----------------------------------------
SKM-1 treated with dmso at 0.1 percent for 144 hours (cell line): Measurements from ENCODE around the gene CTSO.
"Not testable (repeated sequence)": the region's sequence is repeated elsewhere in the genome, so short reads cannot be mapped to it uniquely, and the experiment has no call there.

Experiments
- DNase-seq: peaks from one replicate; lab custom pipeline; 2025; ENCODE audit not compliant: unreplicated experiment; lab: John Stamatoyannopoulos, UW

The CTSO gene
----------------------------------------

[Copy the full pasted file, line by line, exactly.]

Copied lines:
SKM-1 treated with dmso at 0.1 percent for 144 hours (cell line): Measurements from ENCODE around the gene CTSO.
"Not testable (repeated sequence)": the region's sequence is repeated elsewhere in the genome, so short reads cannot be mapped to it uniquely, and the experiment has no call there.

Experiments
- DNase-seq: peaks from one replicate; lab custom pipeline; 2025; ENCODE audit not compliant: unreplicated experiment; lab: John Stamatoyannopoulos, UW

The CTSO gene